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Summary:

I just recently started dragging my lazy butt out of bed earlier than necessary to get into better shape. I know, I’m sacrificing my geekhood. Let me tell you, running is about my least favorite thing in the world (moreso than using a Windows PC). But […]


I just recently started dragging my lazy butt out of bed earlier than necessary to get into better shape. I know, I’m sacrificing my geekhood. Let me tell you, running is about my least favorite thing in the world (moreso than using a Windows PC). But today as I was going to Apple’s website for my daily dream session of ‘what would I buy?’ I saw the little Nike+Apple thing on the front page. Hmm, what’s THIS?

It seems Nike and Apple have teamed up:

Find out what happens when the leading name in sports and the leading name in digital music team up to take on your workout.

Ok, so what’s it all do? The 3 keys to the system are a pair of Nike’s soon-to-be-released Nike+ running shoes(~ $100), the Nike+iPod Sport Kit ($29), and an iPod Nano.

The Sport Kit consists of a small keyfob type object which is the sensor that goes in a special pocket in the sole of the Nike+ Shoe. Also in the Sport Pack is the wireless receiver which plugs into the Nano’s data port. The sensor transmits data about your run (speed, time, distance, etc) to the receiver, and a voice actually overlays your music, notifying you of way-points in your workout. Cool!

If you check out the demo on the Nike Plus page, it shows you sort of how this works – whether it’s a true representation, or a recreation, I’m not sure. It appears that you can even create playlists timed to your run and execute ‘boost’ music to get push yourself that little extra bit with some adrenaline-pumping tracks. Then when you get back, sync your iPod and download data from your workout, and track your exercise results over time.

Apple and Nike have really thought things out here. You can monitor your workouts, upload the data to Nike’s site if you wish, compare your results against others, and generally become a part of the running community through technology. Nike even offers – with ‘coming soon’ notes on the iTunes Music Store links – running songs to download and exercise to, as well as podcasts and stories about inspiring athletes.

This is a full fledged initiative, and I for one am biting. This sounds awesome, and I can’t wait to start using it in my own workout regimen. But what else does this suggest? I’d say the next thing we’ll see – or at least in the very near future – from the iPod is bluetooth built-in. Then the need for this receiver seems to all but go away… Wireless running sensor, wireless earbuds. Could be some very neat applications just around the corner.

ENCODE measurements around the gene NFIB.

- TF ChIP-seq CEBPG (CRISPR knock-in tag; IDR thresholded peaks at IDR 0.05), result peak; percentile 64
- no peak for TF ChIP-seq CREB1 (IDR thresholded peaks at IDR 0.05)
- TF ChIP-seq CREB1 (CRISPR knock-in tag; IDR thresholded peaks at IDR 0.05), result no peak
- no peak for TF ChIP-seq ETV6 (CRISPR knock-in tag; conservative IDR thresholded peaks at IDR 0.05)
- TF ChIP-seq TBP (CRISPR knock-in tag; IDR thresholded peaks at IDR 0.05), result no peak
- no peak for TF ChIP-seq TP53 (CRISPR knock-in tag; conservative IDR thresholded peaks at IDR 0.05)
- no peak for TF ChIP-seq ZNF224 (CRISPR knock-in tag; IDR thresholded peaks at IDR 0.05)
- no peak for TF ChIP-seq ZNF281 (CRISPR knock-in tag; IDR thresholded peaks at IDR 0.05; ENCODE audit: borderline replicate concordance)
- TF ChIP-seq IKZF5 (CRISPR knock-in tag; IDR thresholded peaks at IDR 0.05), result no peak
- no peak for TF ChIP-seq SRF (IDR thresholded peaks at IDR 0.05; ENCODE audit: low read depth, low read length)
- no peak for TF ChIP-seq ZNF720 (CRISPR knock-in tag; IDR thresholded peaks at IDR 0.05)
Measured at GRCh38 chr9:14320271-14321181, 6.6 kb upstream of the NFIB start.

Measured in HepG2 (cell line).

1. Well, it’s great for runners at least.

    Those of us that have to get our exercise in other ways because of injuries will have to wait until the biking/swimming/aerobics versions come out.

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  2. Udo Schmitz Tuesday, May 23, 2006

    Play hard, work harder.

    http://www.fadetoblack.com/nike/

    http://news.bbc.co.uk/1/hi/business/4442145.stm

    “Although 60% of factories monitored achieved an A or B rating in terms of compliance with agreed standards, a quarter of factories were found to present more serious problems. These ranged from a lack of basic terms of employment and excessive hours of work to unauthorised sub-contracting, confirmed physical or sexual abuse and the existence of conditions which could lead to death or serious injury.”

    Think different my ass …

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  3. Udo – link your name if you like, but we’re not about political and statements otherwise. thanks.

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  4. Udo Schmitz Tuesday, May 23, 2006

    You just pretty much proved the opposite, don’t you think?

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  5. My big question regards the quality of the pedometer. Is this a cheap gizmo (pure step counts vs time) or an intermediate gizmo (with some velocity tracking) or a high-tech gizmo (similar to Polar’s S625 $300 units). My guess (sadly) would be the first seeing as the foot unit and the receiver are $29?

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  6. The Macintosh comes full circle.

    The very first desktop publishing document, a demo for MacWrite and MacPaint on the 128k Macintosh, was a presentation for a new sneaker design.

    Twenty-two years later – here it is!

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  7. The Macintosh comes full circle.

    The very first desktop publishing document, a demo for MacWrite and MacPaint on the 128k Macintosh, was a presentation for a new sneaker design.

    Twenty-two years later – here it is!

    Clearly, Apple got a volume discount on accelerometers when they developed the “sudden motion sensor” for their ‘book drives. Someone asked, “Ok, everybody, how else can we use these things?”

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  8. Is this Nano only or it will work with the older iPods and the new iPod videos?

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  9. I assume the video ipods will work as well (having the same universal connector that the nano has), but I suppose they didn’t mention it because jogging with it is like carrying a brick on your arm…? it’s worth a shot to try it at least.

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  10. Before you run off to get one, ask Nike how many Vietnamese 10 year old girls were needed to make the iPod sneaker. I have never been more disgusted with Apple, ever.

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